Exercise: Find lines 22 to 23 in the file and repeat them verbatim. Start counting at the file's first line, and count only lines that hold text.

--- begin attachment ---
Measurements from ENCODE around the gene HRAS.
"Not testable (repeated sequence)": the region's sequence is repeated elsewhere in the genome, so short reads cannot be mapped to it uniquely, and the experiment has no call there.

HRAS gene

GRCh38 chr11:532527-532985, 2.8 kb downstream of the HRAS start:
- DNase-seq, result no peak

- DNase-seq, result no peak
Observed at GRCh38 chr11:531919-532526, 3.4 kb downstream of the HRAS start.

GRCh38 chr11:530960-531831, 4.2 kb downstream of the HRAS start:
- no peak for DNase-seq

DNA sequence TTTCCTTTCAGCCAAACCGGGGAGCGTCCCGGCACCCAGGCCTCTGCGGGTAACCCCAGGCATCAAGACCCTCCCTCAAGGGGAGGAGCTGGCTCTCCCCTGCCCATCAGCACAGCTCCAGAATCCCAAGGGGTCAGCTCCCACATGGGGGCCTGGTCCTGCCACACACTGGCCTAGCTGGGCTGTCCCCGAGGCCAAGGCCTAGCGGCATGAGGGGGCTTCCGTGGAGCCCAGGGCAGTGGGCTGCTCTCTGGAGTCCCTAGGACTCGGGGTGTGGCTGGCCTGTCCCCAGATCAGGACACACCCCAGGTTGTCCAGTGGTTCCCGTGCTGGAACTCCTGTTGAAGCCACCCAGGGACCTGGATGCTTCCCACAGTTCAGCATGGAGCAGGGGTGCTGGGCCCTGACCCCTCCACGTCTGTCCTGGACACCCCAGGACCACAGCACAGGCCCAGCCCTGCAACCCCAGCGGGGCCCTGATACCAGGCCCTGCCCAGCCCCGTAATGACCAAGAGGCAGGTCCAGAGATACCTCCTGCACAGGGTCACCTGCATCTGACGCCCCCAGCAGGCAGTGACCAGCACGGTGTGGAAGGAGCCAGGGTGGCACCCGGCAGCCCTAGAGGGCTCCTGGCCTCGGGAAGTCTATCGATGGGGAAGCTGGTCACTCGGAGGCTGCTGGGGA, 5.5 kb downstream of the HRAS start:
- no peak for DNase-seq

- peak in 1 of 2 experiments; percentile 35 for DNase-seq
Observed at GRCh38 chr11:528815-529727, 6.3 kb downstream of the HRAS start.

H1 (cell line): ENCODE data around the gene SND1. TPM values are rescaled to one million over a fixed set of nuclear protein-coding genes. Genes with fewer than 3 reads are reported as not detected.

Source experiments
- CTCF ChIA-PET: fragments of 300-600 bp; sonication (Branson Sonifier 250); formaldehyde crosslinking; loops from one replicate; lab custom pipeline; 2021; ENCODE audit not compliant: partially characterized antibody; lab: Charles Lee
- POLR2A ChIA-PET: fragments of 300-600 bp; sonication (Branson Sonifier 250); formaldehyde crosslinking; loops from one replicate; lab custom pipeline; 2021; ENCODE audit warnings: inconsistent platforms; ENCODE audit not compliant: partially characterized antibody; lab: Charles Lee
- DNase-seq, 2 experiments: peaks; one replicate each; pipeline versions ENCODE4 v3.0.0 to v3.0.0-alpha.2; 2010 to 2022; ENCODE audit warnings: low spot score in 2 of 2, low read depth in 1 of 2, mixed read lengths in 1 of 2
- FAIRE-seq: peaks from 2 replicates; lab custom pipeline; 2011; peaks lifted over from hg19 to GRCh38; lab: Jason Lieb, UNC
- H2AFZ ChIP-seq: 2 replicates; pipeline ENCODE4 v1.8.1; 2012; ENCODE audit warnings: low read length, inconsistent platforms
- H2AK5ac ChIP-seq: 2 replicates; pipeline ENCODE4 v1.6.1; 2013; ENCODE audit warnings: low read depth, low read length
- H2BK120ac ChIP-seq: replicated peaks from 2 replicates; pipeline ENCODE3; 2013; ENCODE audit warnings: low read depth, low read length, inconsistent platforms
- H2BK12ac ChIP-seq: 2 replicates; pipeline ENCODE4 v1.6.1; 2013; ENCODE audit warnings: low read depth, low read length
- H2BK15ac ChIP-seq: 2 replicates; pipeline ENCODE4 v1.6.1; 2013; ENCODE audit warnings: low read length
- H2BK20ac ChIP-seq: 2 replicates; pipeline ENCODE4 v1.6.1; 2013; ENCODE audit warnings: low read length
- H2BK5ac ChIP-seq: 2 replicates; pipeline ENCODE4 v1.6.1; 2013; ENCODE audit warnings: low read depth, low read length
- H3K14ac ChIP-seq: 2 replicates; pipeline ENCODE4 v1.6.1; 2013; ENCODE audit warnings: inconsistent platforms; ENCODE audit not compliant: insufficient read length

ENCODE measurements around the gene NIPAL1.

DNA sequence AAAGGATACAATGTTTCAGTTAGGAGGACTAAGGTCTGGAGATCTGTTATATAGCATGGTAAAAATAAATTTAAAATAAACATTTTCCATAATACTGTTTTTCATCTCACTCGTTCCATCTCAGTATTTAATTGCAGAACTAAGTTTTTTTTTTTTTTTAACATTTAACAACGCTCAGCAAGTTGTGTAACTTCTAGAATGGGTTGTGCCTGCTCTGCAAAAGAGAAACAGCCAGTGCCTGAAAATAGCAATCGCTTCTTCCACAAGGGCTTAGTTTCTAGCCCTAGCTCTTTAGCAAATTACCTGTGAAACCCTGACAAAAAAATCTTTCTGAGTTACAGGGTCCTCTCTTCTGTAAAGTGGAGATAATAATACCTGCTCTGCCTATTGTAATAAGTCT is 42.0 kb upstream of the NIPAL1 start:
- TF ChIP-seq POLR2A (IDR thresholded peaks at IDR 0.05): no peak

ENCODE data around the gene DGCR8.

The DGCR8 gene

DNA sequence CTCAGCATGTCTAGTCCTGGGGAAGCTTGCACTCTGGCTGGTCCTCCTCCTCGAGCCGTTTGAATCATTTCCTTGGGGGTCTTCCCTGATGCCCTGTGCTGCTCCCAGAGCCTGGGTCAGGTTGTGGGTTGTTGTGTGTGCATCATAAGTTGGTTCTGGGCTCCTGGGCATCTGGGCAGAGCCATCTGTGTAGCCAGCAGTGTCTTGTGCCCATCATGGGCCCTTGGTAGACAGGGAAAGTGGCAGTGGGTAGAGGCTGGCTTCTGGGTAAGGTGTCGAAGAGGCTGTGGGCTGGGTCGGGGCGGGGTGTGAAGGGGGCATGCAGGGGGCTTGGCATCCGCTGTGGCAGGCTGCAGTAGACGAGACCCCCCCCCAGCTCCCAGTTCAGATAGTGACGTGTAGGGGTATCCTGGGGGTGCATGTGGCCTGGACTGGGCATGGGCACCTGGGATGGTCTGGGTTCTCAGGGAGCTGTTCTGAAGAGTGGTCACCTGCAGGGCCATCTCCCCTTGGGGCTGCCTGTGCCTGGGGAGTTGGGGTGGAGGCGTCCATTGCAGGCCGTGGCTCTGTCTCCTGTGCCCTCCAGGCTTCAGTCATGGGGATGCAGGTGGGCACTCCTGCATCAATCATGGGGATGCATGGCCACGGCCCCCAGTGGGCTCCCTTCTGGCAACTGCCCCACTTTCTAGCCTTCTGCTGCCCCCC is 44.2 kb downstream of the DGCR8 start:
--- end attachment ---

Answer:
- H2BK120ac ChIP-seq: replicated peaks from 2 replicates; pipeline ENCODE3; 2013; ENCODE audit warnings: low read depth, low read length, inconsistent platforms
- H2BK12ac ChIP-seq: 2 replicates; pipeline ENCODE4 v1.6.1; 2013; ENCODE audit warnings: low read depth, low read length